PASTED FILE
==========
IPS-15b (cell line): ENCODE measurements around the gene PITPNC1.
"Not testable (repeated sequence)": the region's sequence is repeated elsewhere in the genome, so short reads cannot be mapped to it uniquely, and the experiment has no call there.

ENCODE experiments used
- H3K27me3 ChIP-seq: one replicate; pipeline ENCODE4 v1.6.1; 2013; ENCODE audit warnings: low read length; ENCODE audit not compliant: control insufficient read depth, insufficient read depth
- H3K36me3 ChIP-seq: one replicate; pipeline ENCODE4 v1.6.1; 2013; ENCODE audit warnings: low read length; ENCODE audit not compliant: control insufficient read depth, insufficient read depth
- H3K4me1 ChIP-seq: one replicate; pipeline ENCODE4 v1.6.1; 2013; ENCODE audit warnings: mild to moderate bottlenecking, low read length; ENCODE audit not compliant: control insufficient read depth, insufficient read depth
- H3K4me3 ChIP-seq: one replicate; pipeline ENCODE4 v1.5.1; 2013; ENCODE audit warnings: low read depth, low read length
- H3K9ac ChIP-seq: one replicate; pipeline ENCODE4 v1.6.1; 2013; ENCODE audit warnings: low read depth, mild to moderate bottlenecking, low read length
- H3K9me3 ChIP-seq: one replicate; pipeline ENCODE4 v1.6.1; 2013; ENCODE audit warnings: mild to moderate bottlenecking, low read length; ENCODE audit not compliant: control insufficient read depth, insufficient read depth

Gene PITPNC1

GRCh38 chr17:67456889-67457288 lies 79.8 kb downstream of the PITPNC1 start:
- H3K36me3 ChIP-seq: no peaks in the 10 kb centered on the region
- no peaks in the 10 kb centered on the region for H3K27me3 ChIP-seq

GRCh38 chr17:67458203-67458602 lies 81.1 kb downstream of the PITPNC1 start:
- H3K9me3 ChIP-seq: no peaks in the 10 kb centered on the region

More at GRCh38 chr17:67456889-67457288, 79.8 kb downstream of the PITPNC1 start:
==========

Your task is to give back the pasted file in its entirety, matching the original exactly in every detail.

IPS-15b (cell line): ENCODE measurements around the gene PITPNC1.
"Not testable (repeated sequence)": the region's sequence is repeated elsewhere in the genome, so short reads cannot be mapped to it uniquely, and the experiment has no call there.

ENCODE experiments used
- H3K27me3 ChIP-seq: one replicate; pipeline ENCODE4 v1.6.1; 2013; ENCODE audit warnings: low read length; ENCODE audit not compliant: control insufficient read depth, insufficient read depth
- H3K36me3 ChIP-seq: one replicate; pipeline ENCODE4 v1.6.1; 2013; ENCODE audit warnings: low read length; ENCODE audit not compliant: control insufficient read depth, insufficient read depth
- H3K4me1 ChIP-seq: one replicate; pipeline ENCODE4 v1.6.1; 2013; ENCODE audit warnings: mild to moderate bottlenecking, low read length; ENCODE audit not compliant: control insufficient read depth, insufficient read depth
- H3K4me3 ChIP-seq: one replicate; pipeline ENCODE4 v1.5.1; 2013; ENCODE audit warnings: low read depth, low read length
- H3K9ac ChIP-seq: one replicate; pipeline ENCODE4 v1.6.1; 2013; ENCODE audit warnings: low read depth, mild to moderate bottlenecking, low read length
- H3K9me3 ChIP-seq: one replicate; pipeline ENCODE4 v1.6.1; 2013; ENCODE audit warnings: mild to moderate bottlenecking, low read length; ENCODE audit not compliant: control insufficient read depth, insufficient read depth

Gene PITPNC1

GRCh38 chr17:67456889-67457288 lies 79.8 kb downstream of the PITPNC1 start:
- H3K36me3 ChIP-seq: no peaks in the 10 kb centered on the region
- no peaks in the 10 kb centered on the region for H3K27me3 ChIP-seq

GRCh38 chr17:67458203-67458602 lies 81.1 kb downstream of the PITPNC1 start:
- H3K9me3 ChIP-seq: no peaks in the 10 kb centered on the region

More at GRCh38 chr17:67456889-67457288, 79.8 kb downstream of the PITPNC1 start: